Shaun Mccran

My digital playground


Amazon Autorip Music service comes to the UK

It's been available for a while in other territories, but now you can access some of the music you've purchased over the last 14 years through Amazon's Autorip service.

For those unfamiliar with it, the idea is that you buy music from Amazon in your chosen format (CD or Vinyl, whatever takes your fancy) and a copy of it is automatically added to your Cloud player library.

Screenshot not of my library, I mean come on 'Lady Antebellum'

It's not completely comprehensive at the moment as not all songs are included but there are nearly 400 thousand albums so a fair bit of your catalogue should be in there. Just lookout for the AutoRip logo when you make a music purchase. Searching the Amazon store displays a list of the available Albums – AutoRip list.

If you don't have Amazon's cloud music player you can get it here:

An interesting angle from my professional perspective (Telecoms) is that the Amazon player does not compress the music it streams. It is full Bitrate streaming MP3. So this could have a fairly large impact on your data plan. Considering that the Amazon sells 320kbs format MP3's and that albums come in at around 160mb to 200mb you are going to start chewing through data quickly.

Its services like this that start to make unlimited data tariffs a little more attractive. These 'over the top' services are often the things that create and then drive consumer demand. This additional demand in turn shapes future network design and infrastructure, which is then monetised in new price plans and tariff designs.

Footnote: The other thing this does is handily show you that you've spent WAY too much money on music @ Amazon.


Razer create a totally unnecessary cloud based system

A recent blog post on sparked my interest in a particularly strange decision from Razer. Razer are a hardware manufacturer that produce gaming peripherals, like Mice and Keyboards.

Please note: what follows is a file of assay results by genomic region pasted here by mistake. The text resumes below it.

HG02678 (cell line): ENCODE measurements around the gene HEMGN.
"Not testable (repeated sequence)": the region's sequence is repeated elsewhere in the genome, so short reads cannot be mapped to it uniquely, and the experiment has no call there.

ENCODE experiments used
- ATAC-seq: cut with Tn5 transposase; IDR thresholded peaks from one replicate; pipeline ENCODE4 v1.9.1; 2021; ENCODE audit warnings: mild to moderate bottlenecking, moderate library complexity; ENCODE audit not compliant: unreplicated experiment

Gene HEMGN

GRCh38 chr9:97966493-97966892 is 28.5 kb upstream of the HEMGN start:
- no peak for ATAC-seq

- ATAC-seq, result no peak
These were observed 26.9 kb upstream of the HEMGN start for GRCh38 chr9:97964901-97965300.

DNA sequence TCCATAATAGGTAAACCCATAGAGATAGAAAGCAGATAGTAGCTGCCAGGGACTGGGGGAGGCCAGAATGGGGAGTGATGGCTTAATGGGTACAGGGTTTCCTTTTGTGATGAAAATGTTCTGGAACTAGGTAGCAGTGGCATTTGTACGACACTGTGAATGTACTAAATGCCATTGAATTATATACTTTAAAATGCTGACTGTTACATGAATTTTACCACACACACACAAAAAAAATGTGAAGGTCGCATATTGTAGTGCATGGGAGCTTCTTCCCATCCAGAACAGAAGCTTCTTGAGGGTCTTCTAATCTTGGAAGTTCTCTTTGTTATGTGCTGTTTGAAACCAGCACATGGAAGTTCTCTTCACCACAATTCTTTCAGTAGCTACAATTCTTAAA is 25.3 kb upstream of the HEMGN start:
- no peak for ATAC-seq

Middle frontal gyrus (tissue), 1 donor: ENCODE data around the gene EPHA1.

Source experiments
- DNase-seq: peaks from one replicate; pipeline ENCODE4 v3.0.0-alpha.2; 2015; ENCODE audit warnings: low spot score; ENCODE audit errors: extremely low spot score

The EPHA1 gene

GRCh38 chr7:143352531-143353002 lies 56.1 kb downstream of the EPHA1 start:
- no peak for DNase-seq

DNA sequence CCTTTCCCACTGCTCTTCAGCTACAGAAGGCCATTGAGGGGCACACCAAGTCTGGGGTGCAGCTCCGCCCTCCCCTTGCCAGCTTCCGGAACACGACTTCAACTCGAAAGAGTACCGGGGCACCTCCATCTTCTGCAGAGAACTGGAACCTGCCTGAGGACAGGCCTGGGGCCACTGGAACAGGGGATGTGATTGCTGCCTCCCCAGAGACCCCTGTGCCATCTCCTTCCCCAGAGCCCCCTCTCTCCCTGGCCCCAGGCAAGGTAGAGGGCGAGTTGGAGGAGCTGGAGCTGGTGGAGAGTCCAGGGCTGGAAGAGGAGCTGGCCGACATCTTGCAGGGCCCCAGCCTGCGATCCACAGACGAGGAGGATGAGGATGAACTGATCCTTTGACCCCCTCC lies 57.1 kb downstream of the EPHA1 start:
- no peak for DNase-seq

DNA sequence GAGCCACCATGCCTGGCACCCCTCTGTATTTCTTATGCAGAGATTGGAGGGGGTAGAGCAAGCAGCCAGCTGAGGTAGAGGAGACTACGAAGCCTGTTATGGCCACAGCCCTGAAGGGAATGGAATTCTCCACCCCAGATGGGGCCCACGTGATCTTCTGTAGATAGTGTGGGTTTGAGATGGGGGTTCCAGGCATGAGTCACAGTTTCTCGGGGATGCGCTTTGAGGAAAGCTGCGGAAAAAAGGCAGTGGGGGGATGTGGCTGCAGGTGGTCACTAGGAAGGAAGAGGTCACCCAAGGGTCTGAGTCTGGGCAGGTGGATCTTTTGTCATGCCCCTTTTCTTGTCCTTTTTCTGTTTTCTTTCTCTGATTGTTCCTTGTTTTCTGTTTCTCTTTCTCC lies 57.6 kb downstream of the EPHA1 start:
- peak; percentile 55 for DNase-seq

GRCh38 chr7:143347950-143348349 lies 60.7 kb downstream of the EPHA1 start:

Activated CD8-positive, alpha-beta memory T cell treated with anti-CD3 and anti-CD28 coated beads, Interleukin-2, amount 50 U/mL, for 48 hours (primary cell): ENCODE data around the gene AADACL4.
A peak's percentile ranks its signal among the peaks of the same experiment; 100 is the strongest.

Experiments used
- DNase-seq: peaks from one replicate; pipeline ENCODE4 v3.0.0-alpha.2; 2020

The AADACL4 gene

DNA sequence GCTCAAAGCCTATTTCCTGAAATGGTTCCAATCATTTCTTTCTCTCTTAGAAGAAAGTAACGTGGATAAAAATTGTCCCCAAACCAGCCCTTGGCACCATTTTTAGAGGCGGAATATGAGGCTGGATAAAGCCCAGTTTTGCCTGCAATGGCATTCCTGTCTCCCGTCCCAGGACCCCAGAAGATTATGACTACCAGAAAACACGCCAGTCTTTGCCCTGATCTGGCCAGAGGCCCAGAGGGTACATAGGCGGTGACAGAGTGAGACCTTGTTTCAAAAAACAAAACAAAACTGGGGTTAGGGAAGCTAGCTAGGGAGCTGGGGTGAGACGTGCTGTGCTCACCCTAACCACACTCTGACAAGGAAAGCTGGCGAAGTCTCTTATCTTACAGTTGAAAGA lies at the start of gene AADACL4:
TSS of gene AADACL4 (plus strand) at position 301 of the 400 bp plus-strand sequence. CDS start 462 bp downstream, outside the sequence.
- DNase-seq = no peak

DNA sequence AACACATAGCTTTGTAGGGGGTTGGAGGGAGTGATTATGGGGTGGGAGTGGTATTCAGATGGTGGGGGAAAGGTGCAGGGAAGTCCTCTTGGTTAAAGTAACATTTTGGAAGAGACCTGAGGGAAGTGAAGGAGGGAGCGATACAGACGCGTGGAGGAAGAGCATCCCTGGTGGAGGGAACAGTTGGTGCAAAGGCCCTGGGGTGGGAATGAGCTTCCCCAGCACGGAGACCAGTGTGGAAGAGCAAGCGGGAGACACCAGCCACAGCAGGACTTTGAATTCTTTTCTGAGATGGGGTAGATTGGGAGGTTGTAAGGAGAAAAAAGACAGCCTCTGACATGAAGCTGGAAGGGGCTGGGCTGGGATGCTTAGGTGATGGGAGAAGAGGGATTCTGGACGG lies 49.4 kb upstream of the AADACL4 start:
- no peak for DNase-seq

To use your new Razer device as the amazing multi button, Macro driven gaming peripheral that it was designed as, you have to have an account and a profile with them. Without this account your mouse reverts back to a 2 button standard Microsoft mouse.

To facilitate this account Razer have released a new version of their peripheral profiling software, Synapse 2.0. Synapse 2.0 requires allows you to create an account to store your profile information against, things like settings and device profiles. Users have noticed that this software creates your account in a Cloud space. This has the knock on effect of a user having to be online when they create the account, and being online every time they want to use the device.

Essentially if you aren't online then your account cannot be verified and your settings are not used. Now if I were writing requirements for mouse management software, being cloud based would not be one of them. There is one tenuous reason for a cloud based profile (same mouse used on multiple machines) but other than that the only technical reason I can see for doing this is tracking.

Razer just want to know what you are doing. It's all about usage stats and product tracking. By doing this they now have a profile of exactly which of their devices are in the market, and the numbers of those devices. Couple this with average life of a device and you start to get pretty good sales forecasting, if you can work out how many people will re-purchase one of your products if the existing one fails.

But I can't shake the feeling that this is a really poor use of a Cloud based solution. The user gains nothing from it at all, and is restricted at a fairly fundamental level if they don't agree with it. Personally a software firewall will block this every time for me, and I can't think a decent reason to let it through.